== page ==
U.S. plan to ease air congestion runs into head winds

Some critics say a proposed cap on New York flights would raise costs. Others say better traffic management is the key.

An ideological dogfight is under way about the skies over New York and how best to ease the congestion at the region's three major airports.

Its outcome will affect millions of American fliers – because half of all delays in the country from Chicago to Dallas to Los Angeles originate over the Big Apple. At issue is whether the Department of Transportation's proposal to cap the number of flights at each airport and then auction off landing slots to airlines would end up reducing costs and congestion – or increasing them.

In Washington this week, the battle heated up during a contentious session at a hearing on Capitol Hill.

New York's senior senator, Charles Schumer (D), minced no words, telling the House Transportation Committee's Aviation Subcommittee that the government's plans were "hare-brained" – nothing more than "untested market-based ivory tower ideas" that will make things far worse. The Department of Transportation (DOT) shot back that Senator Schumer was more interested in "obstructing" efforts to cut delays than in modernizing the nation's antiquated air traffic system.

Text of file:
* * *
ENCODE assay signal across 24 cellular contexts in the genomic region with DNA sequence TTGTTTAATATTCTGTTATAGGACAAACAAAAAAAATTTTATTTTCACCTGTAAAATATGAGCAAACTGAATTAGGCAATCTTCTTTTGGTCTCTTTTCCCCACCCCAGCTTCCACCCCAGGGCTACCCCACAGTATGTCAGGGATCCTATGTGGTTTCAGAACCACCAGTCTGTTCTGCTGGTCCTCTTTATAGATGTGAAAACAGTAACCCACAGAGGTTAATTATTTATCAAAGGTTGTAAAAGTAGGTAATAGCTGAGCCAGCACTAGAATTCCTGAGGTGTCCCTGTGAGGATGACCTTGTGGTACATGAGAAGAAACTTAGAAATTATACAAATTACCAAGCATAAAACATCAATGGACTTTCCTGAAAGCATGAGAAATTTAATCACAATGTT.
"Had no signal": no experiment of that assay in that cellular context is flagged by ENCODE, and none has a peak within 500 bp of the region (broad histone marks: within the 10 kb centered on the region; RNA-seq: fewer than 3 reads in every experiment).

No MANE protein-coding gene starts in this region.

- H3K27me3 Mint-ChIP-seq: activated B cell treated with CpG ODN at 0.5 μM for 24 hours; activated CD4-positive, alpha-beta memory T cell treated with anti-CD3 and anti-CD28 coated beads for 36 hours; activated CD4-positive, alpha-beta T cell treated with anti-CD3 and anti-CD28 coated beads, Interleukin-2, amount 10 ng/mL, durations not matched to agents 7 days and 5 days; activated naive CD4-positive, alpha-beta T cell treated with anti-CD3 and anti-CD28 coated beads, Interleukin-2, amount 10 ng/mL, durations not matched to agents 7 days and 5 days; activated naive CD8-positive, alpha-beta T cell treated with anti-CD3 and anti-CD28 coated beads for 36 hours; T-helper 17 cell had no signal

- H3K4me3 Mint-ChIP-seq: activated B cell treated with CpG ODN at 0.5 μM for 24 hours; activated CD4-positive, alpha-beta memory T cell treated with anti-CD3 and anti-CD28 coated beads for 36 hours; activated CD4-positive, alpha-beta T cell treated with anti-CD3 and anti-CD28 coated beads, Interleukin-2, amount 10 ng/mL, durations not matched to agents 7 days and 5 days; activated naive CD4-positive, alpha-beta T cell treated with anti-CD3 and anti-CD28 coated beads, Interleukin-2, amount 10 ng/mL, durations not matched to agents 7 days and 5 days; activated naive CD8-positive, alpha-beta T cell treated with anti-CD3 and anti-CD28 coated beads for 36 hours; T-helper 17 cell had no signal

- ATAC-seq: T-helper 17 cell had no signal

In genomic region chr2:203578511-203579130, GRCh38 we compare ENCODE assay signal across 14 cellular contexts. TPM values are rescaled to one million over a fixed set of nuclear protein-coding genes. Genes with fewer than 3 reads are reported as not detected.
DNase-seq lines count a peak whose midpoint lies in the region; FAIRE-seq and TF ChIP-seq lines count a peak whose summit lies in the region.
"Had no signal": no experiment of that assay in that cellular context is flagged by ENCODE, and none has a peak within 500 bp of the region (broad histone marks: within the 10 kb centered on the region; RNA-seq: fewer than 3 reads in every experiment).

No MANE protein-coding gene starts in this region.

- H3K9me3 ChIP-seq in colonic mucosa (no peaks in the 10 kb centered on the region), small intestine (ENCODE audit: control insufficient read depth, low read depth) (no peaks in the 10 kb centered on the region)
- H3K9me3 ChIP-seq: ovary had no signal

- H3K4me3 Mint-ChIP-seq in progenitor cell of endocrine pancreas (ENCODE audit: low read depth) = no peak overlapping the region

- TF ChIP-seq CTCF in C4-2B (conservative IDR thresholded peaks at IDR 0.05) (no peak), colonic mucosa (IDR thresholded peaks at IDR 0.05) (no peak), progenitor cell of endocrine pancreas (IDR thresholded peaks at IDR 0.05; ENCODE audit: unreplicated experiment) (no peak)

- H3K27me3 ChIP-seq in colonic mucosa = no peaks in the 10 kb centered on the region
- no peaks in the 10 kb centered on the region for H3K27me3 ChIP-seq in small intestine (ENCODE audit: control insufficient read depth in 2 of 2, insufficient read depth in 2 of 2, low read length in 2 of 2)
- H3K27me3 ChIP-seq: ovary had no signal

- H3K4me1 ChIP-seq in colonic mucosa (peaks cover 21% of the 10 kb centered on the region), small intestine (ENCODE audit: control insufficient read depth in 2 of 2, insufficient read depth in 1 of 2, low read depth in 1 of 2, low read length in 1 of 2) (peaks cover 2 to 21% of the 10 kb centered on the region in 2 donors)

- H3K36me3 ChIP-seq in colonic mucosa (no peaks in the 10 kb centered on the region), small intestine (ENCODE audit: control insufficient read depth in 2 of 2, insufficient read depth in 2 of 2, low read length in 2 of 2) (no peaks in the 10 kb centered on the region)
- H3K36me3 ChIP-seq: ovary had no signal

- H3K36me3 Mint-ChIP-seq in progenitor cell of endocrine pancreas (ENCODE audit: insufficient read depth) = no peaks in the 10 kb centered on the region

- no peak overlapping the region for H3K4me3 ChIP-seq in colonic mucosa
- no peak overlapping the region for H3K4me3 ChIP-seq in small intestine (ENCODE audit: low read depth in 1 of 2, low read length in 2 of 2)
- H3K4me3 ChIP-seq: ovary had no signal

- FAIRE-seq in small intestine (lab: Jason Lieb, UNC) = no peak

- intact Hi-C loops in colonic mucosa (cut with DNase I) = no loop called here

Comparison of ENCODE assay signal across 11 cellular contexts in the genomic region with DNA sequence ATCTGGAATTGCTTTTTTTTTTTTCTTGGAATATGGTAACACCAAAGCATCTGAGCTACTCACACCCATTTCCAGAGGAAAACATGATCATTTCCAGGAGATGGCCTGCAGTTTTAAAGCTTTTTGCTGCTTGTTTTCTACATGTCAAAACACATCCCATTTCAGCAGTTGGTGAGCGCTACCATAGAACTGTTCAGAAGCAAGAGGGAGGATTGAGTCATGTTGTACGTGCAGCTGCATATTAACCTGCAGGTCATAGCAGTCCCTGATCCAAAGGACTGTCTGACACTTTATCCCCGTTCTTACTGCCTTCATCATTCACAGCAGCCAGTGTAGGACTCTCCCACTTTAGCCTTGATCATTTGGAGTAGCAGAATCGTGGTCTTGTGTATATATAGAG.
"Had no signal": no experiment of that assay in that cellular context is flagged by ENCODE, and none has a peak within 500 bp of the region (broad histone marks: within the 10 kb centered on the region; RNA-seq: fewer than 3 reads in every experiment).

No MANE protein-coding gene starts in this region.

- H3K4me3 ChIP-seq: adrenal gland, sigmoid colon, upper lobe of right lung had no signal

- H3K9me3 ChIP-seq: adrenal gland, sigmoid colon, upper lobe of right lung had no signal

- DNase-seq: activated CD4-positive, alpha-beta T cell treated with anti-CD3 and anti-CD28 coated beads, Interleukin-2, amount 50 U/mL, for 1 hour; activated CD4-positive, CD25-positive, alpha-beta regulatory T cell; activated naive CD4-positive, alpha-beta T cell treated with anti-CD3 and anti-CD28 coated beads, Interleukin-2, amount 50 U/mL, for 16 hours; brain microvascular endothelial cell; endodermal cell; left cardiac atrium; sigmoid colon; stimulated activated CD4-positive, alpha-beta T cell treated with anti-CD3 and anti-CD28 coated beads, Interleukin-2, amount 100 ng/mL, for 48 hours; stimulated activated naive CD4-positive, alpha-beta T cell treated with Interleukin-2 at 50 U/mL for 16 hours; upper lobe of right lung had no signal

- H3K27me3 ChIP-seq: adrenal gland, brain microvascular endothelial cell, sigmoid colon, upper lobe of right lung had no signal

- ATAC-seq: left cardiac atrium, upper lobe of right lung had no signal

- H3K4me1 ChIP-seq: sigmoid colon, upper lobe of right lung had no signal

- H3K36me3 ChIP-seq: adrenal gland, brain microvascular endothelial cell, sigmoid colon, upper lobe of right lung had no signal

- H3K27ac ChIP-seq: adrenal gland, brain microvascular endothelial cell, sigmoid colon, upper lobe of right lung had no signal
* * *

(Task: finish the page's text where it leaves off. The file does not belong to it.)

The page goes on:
But some aviation analysts worry that both sides are failing to recognize a solution that could almost immediately ease aviation traffic jams.

"It's a case of misplaced aggression because they're arguing at the margins of a problem where there's already a solution," says Robert Mann, president of R.W. Mann & Company in Port Washington, N.Y. "You can argue about this all day long, but you could solve it tomorrow if you wanted to."

The congestion is caused by the fact that more planes want to land in the New York region – especially during rush hours – than there are runways or airport gates to accommodate them. So flights regularly stack up in the sky while waiting for space to land. Since a third of all air traffic in the country either originates or passes through New York, those delays ripple across the nation.

Mr. Mann and other aviation analysts contend that better management of planes while they are in the air could easily reduce congestion. There are already software programs available that can manage airspace to maximize efficiency. They can tell airlines whether to speed up or slow down individual flights to avoid bottlenecks in congested hubs.

But the focus in Washington is on what to do when the planes are already stacked up in the skies waiting to land, say, at LaGuardia Airport.

The DOT contends that the best way to solve the problem is simply to cap the number of flights scheduled each hour. But there's concern that such a move could raise prices dramatically. So the DOT has proposed taking the landing slots that airlines currently have and auctioning off some of them.

"This increases competition by creating a robust secondary market for trading [landing slots] and allows new entrants to gain access to restricted airports," DOT counsel general D.J. Gribbin told the committee.